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Regulator Ofcom ruled on Tuesday that it will present "no regulatory barriers" to the development of super-fast broadband infrastructure.
The ruling will allow BT to proceed with an investment of £1.5bn in the network, giving up to 20 million UK homes access to high-speed internet.
BT made clear it only wanted to make the move if regulator Ofcom allowed a fair return on that investment.
"Our message today is clear: there are no regulatory barriers in the way of investment in super-fast broadband," said Ofcom chief executive Ed Richards.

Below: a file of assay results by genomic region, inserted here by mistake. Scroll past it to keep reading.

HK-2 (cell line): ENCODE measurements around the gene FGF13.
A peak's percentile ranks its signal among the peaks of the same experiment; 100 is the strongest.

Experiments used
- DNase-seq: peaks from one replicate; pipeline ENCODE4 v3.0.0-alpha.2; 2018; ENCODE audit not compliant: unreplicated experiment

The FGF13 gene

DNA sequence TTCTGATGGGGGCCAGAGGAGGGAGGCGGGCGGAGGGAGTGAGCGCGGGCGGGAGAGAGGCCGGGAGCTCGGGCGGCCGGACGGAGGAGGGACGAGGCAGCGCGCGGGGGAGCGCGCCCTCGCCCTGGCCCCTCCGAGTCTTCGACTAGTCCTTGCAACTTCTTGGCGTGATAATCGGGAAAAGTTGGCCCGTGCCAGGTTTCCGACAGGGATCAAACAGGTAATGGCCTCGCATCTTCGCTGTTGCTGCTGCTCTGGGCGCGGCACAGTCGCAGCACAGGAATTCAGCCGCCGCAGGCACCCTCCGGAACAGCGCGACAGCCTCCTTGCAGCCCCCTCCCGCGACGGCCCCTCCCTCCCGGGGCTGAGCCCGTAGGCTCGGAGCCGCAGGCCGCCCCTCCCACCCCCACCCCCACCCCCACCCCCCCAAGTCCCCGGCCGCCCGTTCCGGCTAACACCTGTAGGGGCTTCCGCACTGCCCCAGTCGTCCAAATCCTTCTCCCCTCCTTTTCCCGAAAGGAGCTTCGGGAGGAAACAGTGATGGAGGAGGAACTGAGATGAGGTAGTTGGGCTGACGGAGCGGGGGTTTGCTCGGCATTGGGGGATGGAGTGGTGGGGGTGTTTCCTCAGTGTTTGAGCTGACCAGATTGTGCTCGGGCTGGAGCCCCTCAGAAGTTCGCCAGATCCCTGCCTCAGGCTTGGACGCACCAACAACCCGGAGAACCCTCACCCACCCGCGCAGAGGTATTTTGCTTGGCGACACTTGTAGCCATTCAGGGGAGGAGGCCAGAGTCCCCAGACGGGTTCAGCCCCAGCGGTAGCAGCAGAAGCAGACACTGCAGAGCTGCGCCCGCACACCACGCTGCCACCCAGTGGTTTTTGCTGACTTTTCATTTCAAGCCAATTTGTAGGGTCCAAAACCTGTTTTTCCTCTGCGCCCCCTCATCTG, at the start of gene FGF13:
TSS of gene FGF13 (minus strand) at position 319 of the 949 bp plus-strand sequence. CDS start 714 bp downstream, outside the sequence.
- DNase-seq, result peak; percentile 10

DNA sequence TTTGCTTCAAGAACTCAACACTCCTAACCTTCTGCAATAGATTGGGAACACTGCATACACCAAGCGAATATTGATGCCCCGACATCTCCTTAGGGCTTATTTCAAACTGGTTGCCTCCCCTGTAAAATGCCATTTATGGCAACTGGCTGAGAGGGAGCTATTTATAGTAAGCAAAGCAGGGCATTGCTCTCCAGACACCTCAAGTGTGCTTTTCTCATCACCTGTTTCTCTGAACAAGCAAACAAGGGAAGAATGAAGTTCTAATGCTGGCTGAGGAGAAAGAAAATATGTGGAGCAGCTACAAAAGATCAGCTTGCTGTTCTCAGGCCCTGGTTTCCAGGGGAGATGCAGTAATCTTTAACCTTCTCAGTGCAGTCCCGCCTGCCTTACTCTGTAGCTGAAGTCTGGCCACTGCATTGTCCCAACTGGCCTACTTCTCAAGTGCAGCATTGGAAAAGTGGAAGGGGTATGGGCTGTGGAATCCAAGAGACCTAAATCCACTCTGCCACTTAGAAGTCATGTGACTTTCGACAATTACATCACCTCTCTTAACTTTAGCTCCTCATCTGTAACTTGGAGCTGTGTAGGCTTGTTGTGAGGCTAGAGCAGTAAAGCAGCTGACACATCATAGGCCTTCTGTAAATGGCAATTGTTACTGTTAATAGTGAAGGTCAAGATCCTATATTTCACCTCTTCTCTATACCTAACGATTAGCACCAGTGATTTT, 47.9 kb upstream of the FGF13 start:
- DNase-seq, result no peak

Ofcom should have demanded that all big UK ISPs pool up in this investment - big cost of it is digging ground, so if multiple ISPs share the costs then it is a lot cheaper and ensures competition will be present.
Some older servers in low-bandwidth centres can be swamped by half a dozen simultaneous accesses of a small video at today's broadband speeds as well as pulling large pages at high speed. If helped by accellerator plugins some accesses already pull a dozen large pages complete with images within a couple of seconds.
Between spam and large video files, encouraged by the likes of BBC, the internet is already rapidly approaching meltdown if it isn't already there. This should pretty well finish it off in the UK.